Katie Uhlaender’s fourth Winter Olympics comes to a dramatic, surprising end

Feb 17, 2018; Pyeongchang, South Korea; Katie Uhlaender (USA) reacts after ladies skeleton heat 4 during the Pyeongchang 2018 Olympic Winter Games at Olympic Sliding Centre. Mandatory Credit: Kevin Jairaj-USA TODAY Sports

Forget the fact that Katie Uhlaender was seeking redemption from a fourth-place finish in the skelton by mere hundredths of a second in the 2014 Winter Olympics. Forget the fact that for a time she believed she had actually won the bronze medal after the third-place finisher was stripped of her medal for doping. Forget that just days before the 2018 Games, that ruling was reversed and Uhlaender no longer had her medal.

All that, no doubt weighed heavily on the Breckenridge resident during competition in PyeongChang — but there was more. Much more.

Uhlaender finished a disappointing 13th overall in her fourth and what could be her final Olympic games. After looking very strong through training, Uhlaender’s first run (of four cumulative) was a letdown. Her second run of the night didn’t fare much better. No doubt her performance was complicated by seeing an unexpected face in the crowd.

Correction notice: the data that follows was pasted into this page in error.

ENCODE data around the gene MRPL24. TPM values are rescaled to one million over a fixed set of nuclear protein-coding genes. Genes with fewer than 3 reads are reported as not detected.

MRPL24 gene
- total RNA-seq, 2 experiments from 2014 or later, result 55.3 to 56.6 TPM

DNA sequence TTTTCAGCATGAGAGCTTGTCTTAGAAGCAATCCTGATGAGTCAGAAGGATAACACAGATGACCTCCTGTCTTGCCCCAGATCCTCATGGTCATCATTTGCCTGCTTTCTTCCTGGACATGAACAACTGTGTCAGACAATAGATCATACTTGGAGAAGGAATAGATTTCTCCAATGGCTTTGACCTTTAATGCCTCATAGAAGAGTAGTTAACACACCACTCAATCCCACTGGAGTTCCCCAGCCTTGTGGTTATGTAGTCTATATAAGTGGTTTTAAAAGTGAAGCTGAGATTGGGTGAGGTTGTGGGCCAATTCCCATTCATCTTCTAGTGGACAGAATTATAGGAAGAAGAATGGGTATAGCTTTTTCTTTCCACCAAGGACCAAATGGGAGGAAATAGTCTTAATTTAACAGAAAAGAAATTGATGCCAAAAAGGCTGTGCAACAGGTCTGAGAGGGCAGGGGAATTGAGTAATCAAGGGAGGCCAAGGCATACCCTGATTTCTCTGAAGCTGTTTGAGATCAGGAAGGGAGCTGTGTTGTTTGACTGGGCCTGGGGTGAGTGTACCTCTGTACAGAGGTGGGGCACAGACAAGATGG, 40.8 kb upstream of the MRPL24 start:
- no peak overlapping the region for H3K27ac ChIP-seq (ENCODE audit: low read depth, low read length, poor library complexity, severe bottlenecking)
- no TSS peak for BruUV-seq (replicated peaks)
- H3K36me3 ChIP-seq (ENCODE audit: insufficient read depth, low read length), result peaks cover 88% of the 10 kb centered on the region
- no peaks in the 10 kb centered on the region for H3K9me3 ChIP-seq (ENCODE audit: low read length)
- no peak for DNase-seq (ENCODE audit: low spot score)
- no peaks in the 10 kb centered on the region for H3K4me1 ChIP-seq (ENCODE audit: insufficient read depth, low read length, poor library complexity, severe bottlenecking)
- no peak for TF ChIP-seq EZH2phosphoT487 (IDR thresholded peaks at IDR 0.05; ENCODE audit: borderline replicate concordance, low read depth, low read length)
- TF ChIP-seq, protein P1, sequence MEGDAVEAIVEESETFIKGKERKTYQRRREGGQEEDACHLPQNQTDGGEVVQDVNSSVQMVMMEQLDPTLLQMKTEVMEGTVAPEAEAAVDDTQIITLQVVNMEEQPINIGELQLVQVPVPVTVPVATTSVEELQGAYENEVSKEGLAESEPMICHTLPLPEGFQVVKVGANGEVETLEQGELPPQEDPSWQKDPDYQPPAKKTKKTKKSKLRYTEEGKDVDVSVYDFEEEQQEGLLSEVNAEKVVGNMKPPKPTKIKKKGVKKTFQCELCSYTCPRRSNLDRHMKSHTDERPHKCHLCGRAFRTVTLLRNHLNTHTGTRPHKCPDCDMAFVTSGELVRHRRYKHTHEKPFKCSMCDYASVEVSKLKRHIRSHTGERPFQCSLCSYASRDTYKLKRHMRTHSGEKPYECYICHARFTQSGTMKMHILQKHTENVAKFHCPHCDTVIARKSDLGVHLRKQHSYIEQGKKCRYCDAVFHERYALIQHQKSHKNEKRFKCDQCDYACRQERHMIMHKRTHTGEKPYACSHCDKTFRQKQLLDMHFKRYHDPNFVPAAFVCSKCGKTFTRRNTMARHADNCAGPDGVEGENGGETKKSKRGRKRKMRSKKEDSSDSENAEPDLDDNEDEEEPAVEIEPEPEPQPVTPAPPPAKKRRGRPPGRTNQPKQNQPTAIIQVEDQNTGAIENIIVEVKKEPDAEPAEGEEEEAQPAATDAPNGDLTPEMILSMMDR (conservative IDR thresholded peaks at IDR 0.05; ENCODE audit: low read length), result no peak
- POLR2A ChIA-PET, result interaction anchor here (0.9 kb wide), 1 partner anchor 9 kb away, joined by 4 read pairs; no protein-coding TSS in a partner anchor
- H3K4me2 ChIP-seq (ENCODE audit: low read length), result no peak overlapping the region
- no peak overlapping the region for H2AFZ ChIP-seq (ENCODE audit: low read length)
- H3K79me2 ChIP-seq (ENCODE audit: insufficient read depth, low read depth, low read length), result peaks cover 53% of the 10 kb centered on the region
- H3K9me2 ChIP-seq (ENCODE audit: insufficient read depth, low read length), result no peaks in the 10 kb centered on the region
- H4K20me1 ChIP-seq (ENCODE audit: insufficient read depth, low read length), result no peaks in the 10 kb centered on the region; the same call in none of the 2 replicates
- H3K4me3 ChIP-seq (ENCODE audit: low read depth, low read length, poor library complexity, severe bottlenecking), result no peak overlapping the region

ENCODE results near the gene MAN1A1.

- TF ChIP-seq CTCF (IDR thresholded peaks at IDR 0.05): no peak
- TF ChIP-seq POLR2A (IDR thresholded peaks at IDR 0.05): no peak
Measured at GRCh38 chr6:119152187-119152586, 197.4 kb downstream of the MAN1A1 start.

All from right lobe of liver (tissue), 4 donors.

As the Washington Post reported from South Korea, Uhlaender was just moments from beginning her first of the four medal runs when she spotted her estranged mother in the crowd. It was the first time she had seen her mother in several years.

Since that time, Uhlaender has endured other significant hardships on her path back to the Olympics. She lost her best friend and former Team USA bobsledder Steve Holcomb to an alcohol and prescription drug overdose. She has battled significant injuries throughout her career, including a hip injury that nearly pushed her out of the sport after the Sochi Games, a left ankle injury in 2015 and an autoimmune illness that resulted in multiple surgeries in 2016.

The autoimmune disease nearly cost Uhlaender her life, giving her a very different perspective heading into these Olympic Games. Although her times on the second day of medal runs weren’t any better than those first two disappointing runs, Uhlaender has something much more important to take away and build on — the reunion with her mother.

“The fact that she’s here, that she is showing me all the love she has, that is huge,” Uhlaender told the Post. “I want to accept the love. I’m looking forward to building from there. And it’s my mom, man. I’ve been waiting.”

At the conclusion of competition, well out of medal contention, Uhlaender made a heart-shaped hand gesture to the crowd. It was a fitting end, regardless of where she placed in the standings.